Name: Chelsea Koglmeier
Business: Bikes ORO
Location: Cape May, New Jersey, U.S.
Industry: Consumer Goods
Reason for starting: The inspiration behind Bikes ORO was to find a way to sustainably and consistently fund distribution of bikes to people in need. I spent time living in Uganda about 7 years ago and, at the time, had been so overwhelmed by the power a bike could have to change someones life. Simple access to mobility gave entrepreneurs the ability to sell more and farther, and kids the ability to get to schools that spoke the right language (when otherwise they would be walking for hours).
The model is not totally new — TOMS, Warby Parker, and many others have paved the way with social consumerism and products that “give back.” This type of product has not been proven with such an expensive, utilitarian product like a bicycle though.
How do you define success? To me, success is building a business that is good for the world, which means it gives back to the world intentionally, cares for our environment, supports localized structures, and builds community. For this company, I also wanted to build an incredible quality product and create a small company that employs 3-5 people over time in good, balanced, creative work.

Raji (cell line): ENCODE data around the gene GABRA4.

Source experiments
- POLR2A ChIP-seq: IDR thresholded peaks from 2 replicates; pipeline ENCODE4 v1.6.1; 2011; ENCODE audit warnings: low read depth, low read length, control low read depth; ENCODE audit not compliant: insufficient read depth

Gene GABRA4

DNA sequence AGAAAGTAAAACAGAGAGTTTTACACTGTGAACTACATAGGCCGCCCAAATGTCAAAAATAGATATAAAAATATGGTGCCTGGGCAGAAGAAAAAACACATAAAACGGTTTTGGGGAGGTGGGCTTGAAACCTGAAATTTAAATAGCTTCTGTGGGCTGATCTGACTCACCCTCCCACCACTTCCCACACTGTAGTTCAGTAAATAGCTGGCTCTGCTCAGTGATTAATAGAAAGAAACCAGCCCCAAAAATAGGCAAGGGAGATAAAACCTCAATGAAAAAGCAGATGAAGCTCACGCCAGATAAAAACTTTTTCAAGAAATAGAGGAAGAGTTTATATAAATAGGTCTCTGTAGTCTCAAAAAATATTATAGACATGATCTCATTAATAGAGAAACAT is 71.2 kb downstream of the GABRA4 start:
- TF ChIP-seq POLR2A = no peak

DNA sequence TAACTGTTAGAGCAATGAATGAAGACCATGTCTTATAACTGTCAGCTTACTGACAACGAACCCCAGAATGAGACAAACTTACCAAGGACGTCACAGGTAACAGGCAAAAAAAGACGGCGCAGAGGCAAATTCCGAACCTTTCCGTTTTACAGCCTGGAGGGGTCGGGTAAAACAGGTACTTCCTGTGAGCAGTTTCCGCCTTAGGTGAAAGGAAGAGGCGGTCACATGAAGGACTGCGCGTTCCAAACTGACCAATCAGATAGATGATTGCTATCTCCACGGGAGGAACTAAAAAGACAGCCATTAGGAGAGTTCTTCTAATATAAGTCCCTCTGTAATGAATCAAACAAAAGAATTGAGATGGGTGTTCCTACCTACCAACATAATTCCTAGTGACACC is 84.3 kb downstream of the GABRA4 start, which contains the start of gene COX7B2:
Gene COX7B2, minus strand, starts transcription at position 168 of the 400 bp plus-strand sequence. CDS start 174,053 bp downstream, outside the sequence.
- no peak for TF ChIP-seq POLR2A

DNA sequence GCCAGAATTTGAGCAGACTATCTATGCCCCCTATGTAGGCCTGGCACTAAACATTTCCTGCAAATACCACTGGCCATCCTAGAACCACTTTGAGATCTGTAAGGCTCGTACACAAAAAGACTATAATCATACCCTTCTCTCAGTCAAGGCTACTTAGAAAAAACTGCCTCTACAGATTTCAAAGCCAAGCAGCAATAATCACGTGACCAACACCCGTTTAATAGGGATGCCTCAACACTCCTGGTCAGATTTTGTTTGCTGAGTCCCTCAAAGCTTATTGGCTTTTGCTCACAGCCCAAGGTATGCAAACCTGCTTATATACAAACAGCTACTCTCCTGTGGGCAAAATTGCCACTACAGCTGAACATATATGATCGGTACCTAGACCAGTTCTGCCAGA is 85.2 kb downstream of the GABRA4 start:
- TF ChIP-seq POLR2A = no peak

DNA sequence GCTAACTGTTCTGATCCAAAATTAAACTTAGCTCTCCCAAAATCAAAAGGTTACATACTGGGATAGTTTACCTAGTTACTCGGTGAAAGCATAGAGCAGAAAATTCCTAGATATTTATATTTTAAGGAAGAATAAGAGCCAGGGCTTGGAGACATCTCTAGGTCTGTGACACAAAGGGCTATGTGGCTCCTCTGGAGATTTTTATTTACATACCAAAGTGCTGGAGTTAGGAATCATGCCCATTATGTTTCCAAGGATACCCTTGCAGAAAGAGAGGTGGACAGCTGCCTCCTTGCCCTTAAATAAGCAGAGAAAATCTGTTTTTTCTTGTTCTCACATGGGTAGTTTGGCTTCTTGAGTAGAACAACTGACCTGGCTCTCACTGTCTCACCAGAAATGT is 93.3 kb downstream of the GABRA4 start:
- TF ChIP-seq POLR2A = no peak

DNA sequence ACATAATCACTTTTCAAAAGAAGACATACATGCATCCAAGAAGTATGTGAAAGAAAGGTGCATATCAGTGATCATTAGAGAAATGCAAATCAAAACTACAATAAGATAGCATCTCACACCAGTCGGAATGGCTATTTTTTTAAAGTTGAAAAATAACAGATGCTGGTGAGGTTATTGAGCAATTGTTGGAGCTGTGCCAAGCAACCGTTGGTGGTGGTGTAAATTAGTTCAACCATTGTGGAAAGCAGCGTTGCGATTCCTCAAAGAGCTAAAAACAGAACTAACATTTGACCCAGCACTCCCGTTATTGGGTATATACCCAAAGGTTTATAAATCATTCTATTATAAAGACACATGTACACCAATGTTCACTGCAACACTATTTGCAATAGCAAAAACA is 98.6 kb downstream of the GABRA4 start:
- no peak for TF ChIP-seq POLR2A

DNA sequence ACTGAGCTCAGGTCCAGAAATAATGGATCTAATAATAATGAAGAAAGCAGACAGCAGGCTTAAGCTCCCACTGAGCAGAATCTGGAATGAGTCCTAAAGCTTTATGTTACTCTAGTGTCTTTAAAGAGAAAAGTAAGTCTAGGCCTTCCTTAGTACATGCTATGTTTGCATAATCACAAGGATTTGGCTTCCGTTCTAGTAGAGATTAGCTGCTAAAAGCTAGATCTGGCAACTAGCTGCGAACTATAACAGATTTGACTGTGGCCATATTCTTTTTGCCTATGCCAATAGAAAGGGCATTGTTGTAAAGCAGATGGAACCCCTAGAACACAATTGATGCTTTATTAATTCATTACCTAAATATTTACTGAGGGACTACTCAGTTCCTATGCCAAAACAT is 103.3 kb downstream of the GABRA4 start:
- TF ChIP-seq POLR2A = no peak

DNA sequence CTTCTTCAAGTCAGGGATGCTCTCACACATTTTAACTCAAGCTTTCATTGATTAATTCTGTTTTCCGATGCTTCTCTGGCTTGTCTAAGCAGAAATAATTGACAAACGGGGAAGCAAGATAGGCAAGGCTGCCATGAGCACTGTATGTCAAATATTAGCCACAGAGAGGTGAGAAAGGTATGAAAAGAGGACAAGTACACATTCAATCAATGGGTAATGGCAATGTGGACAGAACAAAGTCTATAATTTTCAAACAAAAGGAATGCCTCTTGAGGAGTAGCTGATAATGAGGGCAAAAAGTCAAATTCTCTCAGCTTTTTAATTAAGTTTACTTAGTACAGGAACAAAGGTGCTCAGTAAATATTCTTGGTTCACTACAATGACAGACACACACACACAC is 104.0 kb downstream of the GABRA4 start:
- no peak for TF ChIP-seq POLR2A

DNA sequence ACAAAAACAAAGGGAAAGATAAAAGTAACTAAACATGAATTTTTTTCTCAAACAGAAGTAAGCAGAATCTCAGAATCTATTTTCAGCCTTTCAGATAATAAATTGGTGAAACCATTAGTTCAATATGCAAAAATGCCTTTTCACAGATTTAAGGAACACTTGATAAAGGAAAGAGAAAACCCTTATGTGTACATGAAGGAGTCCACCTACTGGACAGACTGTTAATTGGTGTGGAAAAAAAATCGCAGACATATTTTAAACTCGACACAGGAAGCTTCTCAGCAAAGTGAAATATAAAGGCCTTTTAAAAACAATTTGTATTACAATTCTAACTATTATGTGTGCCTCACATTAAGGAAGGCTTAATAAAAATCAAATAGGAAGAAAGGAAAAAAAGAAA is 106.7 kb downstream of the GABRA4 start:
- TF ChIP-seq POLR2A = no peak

Biggest success: Outside of building a beautiful and incredibly quality bicycle — which is a gigantic success — I see our biggest success in our Ambassador team. Twenty-seven individuals (and still growing) from around the world have stepped up to be part of the movement to get more people on bikes. They help us tell the story digitally, help us run on-the-ground events, and help give people the opportunity to try out one of our bicycles.
What is your top challenge and how you have addressed it? Our top challenge was designing the bicycle. I have no prior experience, nor any close friends/family, who are bike designers. I needed to find someone to help out and ended up stumbling upon an amazing, boutique bicycle designer in Perth, Australia called Flying Machine. They liked the cause we’re working with and designed the first line of bikes in partnership with us.
It’s a crazy thing when your personal life doesn’t stop when you are trying to start a company. I don’t know if others feel this way, but a particular significant personal situation absolutely derailed the company for a month or so in the middle of critical growth time. When you are the only one energizing and moving an idea forward, it is very hard when your personal life gets you distracted. The wonderful thing is that you can come back from a time away. The hard this is that you will have forever lost that time.
Who is your most important role model? Honestly, companies are my most important role models. Warby Parker – for their quality product and social mission. Patagonia – again for quality product, incredibly intentional decisions, care for employees, and environmental focus/activism. Ben and Jerry’s – for their unique startup story and ongoing personality.
Edited by The Story Exchange